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Army plans reductionof brigades

Associated Press

WASHINGTON - The Army plans to slash the number of combat brigades from 45 to as low as 32 in a broad restructuring of its fighting force aimed at cutting costs and reducing the service by about 80,000 soldiers, according to U.S. officials familiar with the plans.

The Associated Press reports officials said the sweeping changes will likely increase the size of each combat brigade - generally by adding another battalion - in an effort to ensure the remaining brigades have the fighting capabilities they need when they go to war. A brigade is usually about 3,500 soldiers, but can be as large as 5,000 for the heavily armored units. A battalion is usually 600 to 800 soldiers.

Reducing the overall number of brigades will also eliminate the need for the headquarters units that command and oversee them.

Army officials said specialty units, such as Army special operations forces, would not be affected by the cuts.

The cuts come as the Pentagon puts the finishing touches on its 2013 fiscal year budget, which must reflect about $260 billion in savings in its five-year plan. Congress has ordered the Defense Department to come up with a total of $487 billion in the next 10 years, and could face cuts of double that amount if Congress can't reach an agreement to avoid automatic across-the-board reductions mandated by lawmakers last year.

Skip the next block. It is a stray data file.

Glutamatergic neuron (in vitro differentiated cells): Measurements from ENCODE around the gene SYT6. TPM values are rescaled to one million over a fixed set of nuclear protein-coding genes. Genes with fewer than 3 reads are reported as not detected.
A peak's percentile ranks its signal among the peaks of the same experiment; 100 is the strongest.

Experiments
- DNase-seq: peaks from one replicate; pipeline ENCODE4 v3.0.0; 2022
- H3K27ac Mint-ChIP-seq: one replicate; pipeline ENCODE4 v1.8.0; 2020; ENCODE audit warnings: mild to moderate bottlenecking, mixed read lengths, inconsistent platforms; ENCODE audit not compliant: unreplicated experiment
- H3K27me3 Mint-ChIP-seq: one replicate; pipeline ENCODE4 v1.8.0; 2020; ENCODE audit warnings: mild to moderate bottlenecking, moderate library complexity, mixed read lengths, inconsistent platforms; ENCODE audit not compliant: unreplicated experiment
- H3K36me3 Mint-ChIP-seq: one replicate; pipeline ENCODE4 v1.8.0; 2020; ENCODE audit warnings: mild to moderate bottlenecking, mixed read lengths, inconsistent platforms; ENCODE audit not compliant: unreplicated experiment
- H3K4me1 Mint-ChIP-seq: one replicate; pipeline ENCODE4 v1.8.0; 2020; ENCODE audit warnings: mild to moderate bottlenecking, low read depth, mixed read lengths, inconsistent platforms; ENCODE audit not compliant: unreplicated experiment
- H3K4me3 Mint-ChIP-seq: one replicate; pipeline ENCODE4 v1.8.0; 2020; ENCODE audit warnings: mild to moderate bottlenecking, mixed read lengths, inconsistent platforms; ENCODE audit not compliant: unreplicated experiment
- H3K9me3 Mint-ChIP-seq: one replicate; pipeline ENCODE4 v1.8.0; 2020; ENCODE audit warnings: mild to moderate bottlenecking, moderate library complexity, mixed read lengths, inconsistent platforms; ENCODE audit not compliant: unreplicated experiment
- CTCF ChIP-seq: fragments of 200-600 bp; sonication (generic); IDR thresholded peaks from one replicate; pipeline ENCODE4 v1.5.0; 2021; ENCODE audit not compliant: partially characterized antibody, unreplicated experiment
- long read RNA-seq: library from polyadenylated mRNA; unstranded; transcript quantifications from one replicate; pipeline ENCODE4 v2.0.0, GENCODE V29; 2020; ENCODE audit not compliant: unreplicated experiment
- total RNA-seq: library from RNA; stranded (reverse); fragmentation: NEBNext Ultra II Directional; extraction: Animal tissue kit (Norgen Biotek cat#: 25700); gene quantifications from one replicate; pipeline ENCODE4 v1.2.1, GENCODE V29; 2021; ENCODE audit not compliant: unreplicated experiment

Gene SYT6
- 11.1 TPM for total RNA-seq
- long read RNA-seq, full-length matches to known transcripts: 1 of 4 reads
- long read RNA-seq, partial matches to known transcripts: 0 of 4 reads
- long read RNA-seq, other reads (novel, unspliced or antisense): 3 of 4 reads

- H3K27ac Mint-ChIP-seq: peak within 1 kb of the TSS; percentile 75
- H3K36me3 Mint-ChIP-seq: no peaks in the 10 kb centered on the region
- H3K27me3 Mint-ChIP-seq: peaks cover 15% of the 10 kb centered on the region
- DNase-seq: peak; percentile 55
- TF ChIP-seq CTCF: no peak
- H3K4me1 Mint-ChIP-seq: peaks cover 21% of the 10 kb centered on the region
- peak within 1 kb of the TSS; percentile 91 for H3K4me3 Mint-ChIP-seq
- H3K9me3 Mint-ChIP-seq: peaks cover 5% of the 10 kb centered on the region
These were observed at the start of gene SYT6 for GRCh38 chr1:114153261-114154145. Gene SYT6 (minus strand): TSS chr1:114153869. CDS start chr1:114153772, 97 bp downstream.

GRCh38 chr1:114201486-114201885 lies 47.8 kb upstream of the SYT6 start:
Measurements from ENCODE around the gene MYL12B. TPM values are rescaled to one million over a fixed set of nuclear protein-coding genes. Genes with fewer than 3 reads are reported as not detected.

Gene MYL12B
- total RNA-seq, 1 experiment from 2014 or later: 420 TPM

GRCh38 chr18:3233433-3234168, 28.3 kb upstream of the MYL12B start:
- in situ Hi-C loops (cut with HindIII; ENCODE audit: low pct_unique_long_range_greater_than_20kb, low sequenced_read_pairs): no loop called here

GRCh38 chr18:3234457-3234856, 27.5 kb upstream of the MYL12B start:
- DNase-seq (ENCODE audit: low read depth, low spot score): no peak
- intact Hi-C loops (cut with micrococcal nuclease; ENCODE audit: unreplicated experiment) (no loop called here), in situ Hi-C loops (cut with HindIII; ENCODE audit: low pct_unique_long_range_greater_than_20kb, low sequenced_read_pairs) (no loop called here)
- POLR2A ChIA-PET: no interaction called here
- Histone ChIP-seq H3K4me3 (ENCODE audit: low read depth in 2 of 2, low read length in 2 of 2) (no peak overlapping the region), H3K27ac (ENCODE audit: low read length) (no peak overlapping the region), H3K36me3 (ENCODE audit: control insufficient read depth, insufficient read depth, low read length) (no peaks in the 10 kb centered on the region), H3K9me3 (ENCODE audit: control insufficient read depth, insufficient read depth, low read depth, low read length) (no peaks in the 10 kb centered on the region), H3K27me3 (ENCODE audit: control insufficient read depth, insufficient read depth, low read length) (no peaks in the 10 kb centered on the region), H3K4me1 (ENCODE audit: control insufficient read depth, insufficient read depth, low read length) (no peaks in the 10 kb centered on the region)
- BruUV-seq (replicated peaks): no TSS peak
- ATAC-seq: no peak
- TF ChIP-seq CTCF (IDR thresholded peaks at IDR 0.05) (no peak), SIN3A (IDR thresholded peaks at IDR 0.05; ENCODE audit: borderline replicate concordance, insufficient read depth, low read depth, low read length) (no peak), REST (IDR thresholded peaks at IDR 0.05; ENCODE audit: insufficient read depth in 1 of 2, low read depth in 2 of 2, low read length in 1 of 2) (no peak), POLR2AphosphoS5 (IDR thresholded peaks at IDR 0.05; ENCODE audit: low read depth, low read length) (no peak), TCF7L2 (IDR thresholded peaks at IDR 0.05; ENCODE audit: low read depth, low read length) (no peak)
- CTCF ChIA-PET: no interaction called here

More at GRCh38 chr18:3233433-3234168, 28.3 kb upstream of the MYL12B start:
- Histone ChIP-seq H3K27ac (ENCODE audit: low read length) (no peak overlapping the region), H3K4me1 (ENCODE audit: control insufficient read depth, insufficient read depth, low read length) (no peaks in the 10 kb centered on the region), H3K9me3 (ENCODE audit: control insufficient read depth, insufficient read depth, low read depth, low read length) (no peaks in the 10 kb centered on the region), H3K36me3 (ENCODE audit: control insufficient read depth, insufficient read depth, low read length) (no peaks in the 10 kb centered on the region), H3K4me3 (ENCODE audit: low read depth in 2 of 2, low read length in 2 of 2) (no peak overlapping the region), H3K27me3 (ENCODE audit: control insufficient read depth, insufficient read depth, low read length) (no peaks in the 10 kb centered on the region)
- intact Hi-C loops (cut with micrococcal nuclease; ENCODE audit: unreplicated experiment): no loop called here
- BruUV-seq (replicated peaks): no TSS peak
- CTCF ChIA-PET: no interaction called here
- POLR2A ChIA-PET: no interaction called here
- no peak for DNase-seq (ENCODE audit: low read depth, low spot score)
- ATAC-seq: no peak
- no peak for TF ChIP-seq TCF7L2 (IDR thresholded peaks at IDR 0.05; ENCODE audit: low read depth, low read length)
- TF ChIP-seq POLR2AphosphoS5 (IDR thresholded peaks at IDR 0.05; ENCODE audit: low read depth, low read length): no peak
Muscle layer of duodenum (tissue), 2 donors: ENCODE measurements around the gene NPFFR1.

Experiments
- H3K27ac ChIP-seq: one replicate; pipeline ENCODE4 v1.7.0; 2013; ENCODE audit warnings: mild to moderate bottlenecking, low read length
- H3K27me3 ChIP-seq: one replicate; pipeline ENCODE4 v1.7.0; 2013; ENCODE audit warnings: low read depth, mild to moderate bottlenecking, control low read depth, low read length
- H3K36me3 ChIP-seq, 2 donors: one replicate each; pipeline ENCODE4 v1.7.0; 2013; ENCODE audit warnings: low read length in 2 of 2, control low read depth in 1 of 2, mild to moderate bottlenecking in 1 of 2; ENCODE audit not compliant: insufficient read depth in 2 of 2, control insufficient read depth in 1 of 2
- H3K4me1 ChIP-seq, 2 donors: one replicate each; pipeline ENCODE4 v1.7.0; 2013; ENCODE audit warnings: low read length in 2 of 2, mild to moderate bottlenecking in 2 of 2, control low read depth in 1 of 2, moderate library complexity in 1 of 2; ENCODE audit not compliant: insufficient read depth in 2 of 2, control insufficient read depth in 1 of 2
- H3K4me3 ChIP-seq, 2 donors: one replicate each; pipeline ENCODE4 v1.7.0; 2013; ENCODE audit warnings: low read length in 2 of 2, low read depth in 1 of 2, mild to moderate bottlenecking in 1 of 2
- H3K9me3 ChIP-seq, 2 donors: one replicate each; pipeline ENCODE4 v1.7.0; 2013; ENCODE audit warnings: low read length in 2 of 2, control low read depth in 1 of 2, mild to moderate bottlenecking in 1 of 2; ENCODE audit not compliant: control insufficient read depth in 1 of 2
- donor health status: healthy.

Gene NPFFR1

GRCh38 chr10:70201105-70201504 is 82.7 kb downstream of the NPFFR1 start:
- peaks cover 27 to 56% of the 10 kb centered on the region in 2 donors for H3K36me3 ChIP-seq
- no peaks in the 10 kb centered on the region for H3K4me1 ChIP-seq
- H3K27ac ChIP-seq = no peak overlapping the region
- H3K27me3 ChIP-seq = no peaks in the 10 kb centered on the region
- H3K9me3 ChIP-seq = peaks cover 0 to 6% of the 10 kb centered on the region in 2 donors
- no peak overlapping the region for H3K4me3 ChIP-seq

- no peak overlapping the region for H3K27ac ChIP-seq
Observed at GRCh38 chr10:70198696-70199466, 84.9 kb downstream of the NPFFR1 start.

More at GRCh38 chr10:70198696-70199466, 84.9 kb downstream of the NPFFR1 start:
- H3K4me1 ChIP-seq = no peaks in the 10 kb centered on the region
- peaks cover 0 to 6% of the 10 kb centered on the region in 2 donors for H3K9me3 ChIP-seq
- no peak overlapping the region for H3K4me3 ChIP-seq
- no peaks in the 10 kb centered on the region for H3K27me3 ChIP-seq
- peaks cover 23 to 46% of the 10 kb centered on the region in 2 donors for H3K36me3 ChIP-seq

Military leaders, from Defense Secretary Leon Panetta on down, insist they will come up with the budget cuts without hurting the forces' effectiveness.

According to officials, plans call for the active duty Army to shrink from a high of about 570,000 soldiers to roughly 490,000 in the next decade or so. Initial cuts have been ongoing, and there are currently about 558,000 active duty soldiers in the Army.

Additionally, there are nearly 205,000 in the Army Reserve and close to 360,000 in the Army National Guard, the Army said Wednesday.

The Army plans to shed soldiers carefully, including through planned departures, separations for medical or behavioral problems, and by scaling back the number of people promoted or allowed to enlist and re-enlist.

One priority would be to make sure that the Army retains its mid-level officers, who routinely take up to 10 years to get to the rank of major or higher.

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